With the unsettled weather continuing, Peter, Tommy, Kip and I were looking for a mountain day which would provide a good summit without too much commitment in case a storm blew in. After much deliberation we found the SW face & S ridge (AD-, IV, 250m) of the Aiguille Croux in Val Veny on the Italian side of the Massif. It makes an appearance in Gaston Rebuffat's book "The Mont Blanc Massif, the 100 Finest Routes", and is described elsewhere as an, "Absolutely delightful moderate rock climb, one of the best in the entire massif for this grade". High praise indeed.

The walk up to the Monzino hut looks like its going to be horrific as you can see the hut high above you when you leave the car park, but it actually only took about 2 hours, and we weren't rushing. We thought that the hut was closed but when we got up there we found that the guardian had arrived that day. Having brought no money this could have been a bit awkward but he kindly let us stay in the winter room, and lent us a pan (which we'd forgotten).

The Aiguille Croux with the route marked in red.

The West face of the Aiguille Noire from just above the Monzino hut.

The next morning we had a slow start and were away from the hut about 8.30, a shocking state of affairs for hardcore alpinists. The walk up to the Croux is pretty brief, about an hour, and you soon find yourself at the foot of the ridge. You can join it slightly higher up but we decided to go right from the bottom. 

Heading into the foot of the ridge

It is mainly scrambling with the odd steep step, and there are probably quite a few routes, you just follow your nose. 

Low down on the ridge

Slightly higher up, roping up for the odd tricky step.

As you head higher and higher you end up drifting onto the crest of the ridge, and about 100 metres below the summit you encounter some "proper" climbing. Initially it is on the crest of the ridge and whilst not particularly hard, it is spectactularly exposed, with the whole south face of the mountain dropping away below. About 50 metres below the summit you reach the crux slab which is again not that hard, but tough enough in mountain boots. The whole top section is bolted though, so we climbed the entire route from the hut using nothing but quickdraws despite bringing a small rack. This is however, dependent on being confident doing some exposed scrambling without gear, so chuck in a couple of cams if you're not sure.

Tommy on the final slab before the summit, Kip and I not far behind.

Me about to start the final pitch.

The summit itself is supposedly an incredible view point, but the whole day was pretty misty so we only glimpsed the views, but what we did see was incredible. I think on a clear day the view of the Aiguille Noire and the Freney face of Mont Blanc would be immense.

From the summit you simply ab down the first 50 metres of the route and then down the face below (the west face?). We had 2 x 50 metre ropes and needed them, doing 45 metre abseils. There are good fixed anchors but the face is quite big so you need to keep your eyes peeled to find them. 4 big abs lead you back to the snow field you cross early on on the route up, and from there you head rightwards, following the normal route back to the hut. From the hut is just a case of walking about 90 minutes back to the car.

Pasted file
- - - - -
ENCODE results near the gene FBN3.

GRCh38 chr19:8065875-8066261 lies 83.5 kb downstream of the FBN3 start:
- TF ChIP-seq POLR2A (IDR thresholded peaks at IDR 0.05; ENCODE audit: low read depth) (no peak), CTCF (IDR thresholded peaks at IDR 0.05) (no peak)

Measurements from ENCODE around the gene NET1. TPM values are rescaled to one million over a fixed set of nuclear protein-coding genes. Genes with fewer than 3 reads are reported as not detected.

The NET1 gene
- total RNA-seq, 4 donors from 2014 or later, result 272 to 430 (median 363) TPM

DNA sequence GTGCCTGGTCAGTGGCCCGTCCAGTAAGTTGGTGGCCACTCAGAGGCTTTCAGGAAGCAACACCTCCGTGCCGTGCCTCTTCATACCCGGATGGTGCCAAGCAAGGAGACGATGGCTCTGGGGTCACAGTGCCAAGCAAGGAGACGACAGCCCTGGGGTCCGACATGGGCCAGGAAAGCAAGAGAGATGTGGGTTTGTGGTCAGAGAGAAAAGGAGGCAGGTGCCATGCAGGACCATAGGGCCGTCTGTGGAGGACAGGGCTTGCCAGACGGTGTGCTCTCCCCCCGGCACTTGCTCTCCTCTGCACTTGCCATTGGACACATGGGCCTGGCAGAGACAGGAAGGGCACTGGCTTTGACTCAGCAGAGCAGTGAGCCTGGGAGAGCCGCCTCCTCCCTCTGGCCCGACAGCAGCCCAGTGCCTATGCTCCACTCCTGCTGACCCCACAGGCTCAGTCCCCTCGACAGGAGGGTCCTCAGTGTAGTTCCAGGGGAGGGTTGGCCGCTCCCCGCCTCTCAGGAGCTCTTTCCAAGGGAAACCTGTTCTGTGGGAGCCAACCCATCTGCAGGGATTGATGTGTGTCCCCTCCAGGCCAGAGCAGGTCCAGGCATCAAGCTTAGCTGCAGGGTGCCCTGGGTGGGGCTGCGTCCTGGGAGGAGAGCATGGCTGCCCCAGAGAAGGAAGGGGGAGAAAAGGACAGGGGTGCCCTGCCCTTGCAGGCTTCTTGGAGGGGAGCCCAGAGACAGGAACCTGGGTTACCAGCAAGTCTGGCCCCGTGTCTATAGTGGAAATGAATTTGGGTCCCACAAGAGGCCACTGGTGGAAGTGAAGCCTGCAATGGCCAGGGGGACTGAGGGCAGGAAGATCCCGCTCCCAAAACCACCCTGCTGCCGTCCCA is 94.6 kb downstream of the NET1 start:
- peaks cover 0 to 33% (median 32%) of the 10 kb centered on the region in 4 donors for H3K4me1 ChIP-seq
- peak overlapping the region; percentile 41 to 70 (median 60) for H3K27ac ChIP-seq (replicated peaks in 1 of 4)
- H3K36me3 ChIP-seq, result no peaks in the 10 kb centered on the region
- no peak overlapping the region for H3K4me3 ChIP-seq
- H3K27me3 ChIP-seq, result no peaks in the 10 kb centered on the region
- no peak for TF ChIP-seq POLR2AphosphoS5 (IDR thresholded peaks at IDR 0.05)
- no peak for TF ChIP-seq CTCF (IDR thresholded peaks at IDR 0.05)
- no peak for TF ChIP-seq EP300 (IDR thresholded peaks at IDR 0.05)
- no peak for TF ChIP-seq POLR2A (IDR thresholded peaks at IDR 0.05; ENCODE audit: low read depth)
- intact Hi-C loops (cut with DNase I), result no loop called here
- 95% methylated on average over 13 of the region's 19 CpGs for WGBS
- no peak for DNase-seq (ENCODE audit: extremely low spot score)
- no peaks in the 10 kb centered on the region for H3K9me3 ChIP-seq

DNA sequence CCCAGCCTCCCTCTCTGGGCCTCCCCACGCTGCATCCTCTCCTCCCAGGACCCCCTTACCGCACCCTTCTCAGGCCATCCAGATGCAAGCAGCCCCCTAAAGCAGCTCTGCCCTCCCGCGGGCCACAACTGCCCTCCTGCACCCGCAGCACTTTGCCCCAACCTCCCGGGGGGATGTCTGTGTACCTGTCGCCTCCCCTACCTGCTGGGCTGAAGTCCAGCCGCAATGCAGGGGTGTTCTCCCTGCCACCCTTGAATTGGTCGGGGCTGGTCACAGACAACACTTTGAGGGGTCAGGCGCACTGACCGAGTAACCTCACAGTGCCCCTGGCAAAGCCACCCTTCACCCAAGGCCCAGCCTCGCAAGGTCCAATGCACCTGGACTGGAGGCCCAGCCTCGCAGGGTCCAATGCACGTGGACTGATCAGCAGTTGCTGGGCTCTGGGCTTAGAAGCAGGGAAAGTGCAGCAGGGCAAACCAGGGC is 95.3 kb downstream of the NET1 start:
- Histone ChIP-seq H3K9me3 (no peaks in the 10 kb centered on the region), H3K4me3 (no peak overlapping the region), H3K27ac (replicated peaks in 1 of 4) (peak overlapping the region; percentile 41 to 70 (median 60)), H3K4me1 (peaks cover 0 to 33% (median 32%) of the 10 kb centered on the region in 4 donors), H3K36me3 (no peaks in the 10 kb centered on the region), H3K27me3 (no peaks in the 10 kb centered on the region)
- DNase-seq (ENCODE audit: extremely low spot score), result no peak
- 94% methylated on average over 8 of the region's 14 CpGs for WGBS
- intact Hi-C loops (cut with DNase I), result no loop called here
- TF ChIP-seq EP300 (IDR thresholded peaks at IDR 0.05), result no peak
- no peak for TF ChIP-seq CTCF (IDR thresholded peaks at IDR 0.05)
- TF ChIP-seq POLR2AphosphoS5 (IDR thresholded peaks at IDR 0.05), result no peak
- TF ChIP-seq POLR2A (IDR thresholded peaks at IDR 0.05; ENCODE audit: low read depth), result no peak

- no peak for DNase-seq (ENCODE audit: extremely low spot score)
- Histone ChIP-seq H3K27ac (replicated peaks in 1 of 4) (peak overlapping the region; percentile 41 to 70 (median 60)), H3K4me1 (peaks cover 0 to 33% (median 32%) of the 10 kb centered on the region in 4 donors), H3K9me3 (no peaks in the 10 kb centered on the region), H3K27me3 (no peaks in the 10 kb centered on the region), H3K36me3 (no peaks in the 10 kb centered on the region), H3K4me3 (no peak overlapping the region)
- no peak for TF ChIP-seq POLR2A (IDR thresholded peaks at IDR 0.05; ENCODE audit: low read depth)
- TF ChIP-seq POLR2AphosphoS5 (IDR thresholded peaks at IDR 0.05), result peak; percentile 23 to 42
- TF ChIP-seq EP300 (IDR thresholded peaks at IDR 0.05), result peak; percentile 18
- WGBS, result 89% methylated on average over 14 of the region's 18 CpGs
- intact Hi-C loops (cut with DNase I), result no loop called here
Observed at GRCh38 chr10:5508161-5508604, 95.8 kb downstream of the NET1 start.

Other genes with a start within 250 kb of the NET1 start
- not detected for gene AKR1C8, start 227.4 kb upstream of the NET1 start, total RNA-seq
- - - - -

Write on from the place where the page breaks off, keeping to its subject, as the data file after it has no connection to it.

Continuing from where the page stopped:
Heading home from the summit

We were amazed with the location of the hut and the route, as well as the solitude up there, and everyone agreed that it was one of the best mountaineering days we had had for ages. A hidden gem.

Monday, 6 June 2011

Aiguille de L'M, SE ridge

The weather has been continually unsettled here in Cham so the big challenge has been finding things worth doing whilst dodging the rain. At the weekend Peter and I decided to chance it and see if the traverse of the Escandies, high above Trient, was dry. A 4am start and an hours walk later we looked up and saw the route soaking wet, so we abandoned that idea and went for coffee.

5.45 am in Switzerland and already heading home.

This week I have had mates out from UK and the weather has continued to thwart our efforts at getting into the hills. Sunday was saved by having a crevasse rescue day on the Mer de Glace, which I like to do at least once a year to keep my hand in, and then today we decided to go and have a look at the Aiguille de L'M. The forecast was fairly inconclusive, so we hoped we could just avoid getting wet and bag the summit.

We had wanted to do the NE ridge, but when we finally got to the foot of the mountain we saw that everything looked pretty wet, so opted for the easier SE ridge. The access is simple enough, you just climb the couloir to the left of the NE ridge all the way to the Col Blanc, and then turn right. Route finding is ok, you just need to follow your nose and look for the weaknesses, and after about 100 metres of scrambling you find yourself on the pretty exposed summit of the M. Unfortunately we were in cloud by this stage so there was no view but it is, by all accounts, one of the best spots in the massif.

Heading up the snow towards the Col Blanc

Low on the SE ridge

From the top we abbed most of the way back down to the Col Blanc (on good in situ anchors), with brief bits of downclimbing, and then down the snow back to the foot of the NE ridge. From there it is a simple case of walking back to the Montenvers.

Despite the bad visibility it was really satisfying to actually get up something, and it was good to find out a bit more about the M - it is a perfect option for a short weather window or a slightly damp mountain day.